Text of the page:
For three hours on Tuesday night, student volunteers from UT’s School of Law offered free legal service to students looking to expunge records of alcohol-related offenses.
The Expunction Project, administered by the Mithoff Pro Bono Program, invited students charged with one offense — like possession or consumption of alcohol as a minor or the use of a fake ID — under Texas Alcoholic Beverage Code. Law students, supervised by practicing attorneys, advised the students and prepared court petitions to begin their expunction process.
Meg Clifford, staff attorney for the Mithoff Pro Bono Program, said the program has hosted expunction clinics since 2014, but the clinic on Tuesday was the first to focus solely on TABC violations.
Laura Mahler, lead organizer of the TABC Expunction Clinic, said she advocated for the specialized clinic because she saw a number of students requesting aid.
“We know that a criminal record can be an obstacle for students when applying for housing, jobs and state licensure, and we hope that we will be able to continue to offer this opportunity to ensure students do not have to worry about a ticket when planning for life after graduation,” said Mahler, a third-year law student.
Mahler said the TABC Clinic was a smaller pilot event, but she intends to offer larger clinics in the future. According to previous Daily Texan reporting, the TABC began stepping up its inspections of fake IDs around West Campus in September 2018.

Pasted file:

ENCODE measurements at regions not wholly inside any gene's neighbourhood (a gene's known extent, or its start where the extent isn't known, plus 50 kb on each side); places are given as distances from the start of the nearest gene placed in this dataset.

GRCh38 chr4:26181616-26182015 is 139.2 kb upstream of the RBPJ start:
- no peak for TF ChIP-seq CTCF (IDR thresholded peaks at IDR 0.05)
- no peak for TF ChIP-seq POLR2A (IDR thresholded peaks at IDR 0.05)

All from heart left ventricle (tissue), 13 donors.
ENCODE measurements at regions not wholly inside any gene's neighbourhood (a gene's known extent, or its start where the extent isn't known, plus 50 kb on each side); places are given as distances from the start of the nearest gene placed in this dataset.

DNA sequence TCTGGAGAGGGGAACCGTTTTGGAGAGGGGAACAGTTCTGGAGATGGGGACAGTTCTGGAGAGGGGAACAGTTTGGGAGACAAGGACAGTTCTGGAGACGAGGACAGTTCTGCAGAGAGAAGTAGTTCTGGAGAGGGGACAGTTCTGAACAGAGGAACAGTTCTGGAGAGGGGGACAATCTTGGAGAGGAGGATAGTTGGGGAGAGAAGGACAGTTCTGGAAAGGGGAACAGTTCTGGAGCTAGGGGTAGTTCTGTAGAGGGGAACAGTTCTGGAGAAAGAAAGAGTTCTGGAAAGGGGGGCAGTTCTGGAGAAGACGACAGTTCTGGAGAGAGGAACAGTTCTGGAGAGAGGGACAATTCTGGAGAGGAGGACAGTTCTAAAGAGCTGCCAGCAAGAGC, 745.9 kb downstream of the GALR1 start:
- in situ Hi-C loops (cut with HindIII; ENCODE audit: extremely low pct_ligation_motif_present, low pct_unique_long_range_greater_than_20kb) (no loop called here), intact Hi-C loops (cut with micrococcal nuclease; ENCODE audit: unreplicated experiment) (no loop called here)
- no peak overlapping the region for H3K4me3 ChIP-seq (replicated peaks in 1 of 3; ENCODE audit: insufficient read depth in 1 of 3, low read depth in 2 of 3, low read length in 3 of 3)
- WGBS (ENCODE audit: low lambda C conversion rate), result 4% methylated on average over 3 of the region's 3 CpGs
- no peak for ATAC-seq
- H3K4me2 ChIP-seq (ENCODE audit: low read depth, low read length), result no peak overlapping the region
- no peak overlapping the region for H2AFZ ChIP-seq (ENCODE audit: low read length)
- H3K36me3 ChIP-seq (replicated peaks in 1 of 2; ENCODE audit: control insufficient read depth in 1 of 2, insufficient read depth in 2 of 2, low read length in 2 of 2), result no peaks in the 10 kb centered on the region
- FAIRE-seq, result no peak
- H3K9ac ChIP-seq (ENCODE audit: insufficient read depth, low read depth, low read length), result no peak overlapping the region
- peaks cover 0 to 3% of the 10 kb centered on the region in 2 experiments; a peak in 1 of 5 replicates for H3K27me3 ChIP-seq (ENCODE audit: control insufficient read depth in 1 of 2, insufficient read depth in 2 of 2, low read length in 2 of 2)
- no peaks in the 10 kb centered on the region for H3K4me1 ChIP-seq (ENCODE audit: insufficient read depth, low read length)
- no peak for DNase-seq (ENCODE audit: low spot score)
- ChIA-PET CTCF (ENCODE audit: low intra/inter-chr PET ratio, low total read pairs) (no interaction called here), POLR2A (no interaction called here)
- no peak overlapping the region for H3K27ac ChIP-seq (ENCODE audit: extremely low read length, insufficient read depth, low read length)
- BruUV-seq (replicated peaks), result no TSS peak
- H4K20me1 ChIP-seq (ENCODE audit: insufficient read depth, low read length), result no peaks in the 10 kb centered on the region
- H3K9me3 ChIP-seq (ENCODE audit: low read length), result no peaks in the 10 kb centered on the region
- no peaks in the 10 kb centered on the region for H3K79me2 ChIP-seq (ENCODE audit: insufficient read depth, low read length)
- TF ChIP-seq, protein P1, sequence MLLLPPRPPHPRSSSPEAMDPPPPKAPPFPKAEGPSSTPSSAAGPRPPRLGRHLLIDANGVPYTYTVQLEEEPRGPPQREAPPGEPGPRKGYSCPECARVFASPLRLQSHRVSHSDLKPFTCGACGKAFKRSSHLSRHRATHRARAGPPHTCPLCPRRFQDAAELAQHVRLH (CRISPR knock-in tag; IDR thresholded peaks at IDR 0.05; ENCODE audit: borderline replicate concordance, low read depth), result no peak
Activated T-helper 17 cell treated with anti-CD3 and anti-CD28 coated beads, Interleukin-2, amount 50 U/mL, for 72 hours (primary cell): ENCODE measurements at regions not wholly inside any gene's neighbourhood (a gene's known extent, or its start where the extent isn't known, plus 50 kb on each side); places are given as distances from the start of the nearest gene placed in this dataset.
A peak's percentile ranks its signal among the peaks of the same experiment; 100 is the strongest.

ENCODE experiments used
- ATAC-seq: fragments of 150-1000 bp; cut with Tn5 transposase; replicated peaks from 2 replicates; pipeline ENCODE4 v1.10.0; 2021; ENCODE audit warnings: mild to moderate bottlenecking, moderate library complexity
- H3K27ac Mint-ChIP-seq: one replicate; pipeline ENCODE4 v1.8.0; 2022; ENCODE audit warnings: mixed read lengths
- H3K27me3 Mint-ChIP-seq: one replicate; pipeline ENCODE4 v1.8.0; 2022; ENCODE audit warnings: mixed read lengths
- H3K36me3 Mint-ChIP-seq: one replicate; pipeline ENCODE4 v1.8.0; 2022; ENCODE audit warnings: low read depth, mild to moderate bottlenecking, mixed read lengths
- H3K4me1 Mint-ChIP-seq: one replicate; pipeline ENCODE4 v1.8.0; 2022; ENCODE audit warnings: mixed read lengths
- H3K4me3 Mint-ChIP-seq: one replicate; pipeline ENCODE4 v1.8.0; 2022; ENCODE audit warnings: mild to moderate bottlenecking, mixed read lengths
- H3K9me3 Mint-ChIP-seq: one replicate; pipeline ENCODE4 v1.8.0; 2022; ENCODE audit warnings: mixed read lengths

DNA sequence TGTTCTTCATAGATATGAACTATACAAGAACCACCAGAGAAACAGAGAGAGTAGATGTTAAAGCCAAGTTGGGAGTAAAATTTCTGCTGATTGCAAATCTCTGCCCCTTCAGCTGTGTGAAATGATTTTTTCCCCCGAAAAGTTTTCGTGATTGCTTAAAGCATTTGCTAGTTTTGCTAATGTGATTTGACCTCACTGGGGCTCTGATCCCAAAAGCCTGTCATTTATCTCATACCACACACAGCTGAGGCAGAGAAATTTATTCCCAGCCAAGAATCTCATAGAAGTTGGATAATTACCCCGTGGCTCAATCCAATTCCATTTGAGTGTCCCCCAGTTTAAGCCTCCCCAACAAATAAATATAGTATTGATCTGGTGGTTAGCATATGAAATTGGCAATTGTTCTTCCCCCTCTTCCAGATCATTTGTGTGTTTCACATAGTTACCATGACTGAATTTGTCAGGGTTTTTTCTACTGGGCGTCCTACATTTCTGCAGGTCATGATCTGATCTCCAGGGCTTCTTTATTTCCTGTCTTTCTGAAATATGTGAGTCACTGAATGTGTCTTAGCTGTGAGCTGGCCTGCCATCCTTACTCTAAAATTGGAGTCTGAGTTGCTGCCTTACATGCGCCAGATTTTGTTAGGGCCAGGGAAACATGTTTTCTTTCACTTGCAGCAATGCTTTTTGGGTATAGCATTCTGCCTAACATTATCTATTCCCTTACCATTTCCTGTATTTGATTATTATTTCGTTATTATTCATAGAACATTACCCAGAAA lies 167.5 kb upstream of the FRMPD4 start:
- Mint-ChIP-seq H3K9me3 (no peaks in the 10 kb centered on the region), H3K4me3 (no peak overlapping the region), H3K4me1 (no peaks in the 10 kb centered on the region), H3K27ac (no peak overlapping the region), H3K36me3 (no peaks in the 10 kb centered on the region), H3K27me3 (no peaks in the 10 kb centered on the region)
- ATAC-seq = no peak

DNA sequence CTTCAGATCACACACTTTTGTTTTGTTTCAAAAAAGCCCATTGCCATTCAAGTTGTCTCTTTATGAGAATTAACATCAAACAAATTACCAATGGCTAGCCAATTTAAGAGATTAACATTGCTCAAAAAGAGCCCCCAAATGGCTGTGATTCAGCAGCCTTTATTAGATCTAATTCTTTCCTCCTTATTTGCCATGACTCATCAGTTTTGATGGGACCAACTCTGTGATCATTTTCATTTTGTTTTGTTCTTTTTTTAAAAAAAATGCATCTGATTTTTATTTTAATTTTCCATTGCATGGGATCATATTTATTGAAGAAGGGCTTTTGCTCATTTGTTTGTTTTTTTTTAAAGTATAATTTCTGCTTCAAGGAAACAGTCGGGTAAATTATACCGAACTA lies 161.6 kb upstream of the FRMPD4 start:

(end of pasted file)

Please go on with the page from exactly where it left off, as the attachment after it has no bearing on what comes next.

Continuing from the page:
Some students fail to recognize that their TABC citations stay on their record unless they get them expunged. The point of the event was to inform and serve them, Clifford said.
“Lots of times, people are told that when their case has been dismissed it ‘goes away,’as in it no longer appears on your records,” Clifford said. “Well, that’s not entirely accurate.”
Clifford said students unable to make the event on Tuesday who want to expunge TABC offenses related to underage drinking should register for a future TABC expunction clinic online. Those with alcohol-related offenses, such as public intoxication and DWIs, that did not fall under the scope of Tuesday’s clinic can return to the broader expunction clinic in the fall.
Patrick Marcus, a second-year law student who volunteered Tuesday night, began working at expunction clinics for the hands-on experience.
“It’s an absolute privilege to have the skills and access to the resources and knowledge to be able to provide this service, and there’s a definite need for it,” Marcus said. “It’s a pretty vital program.”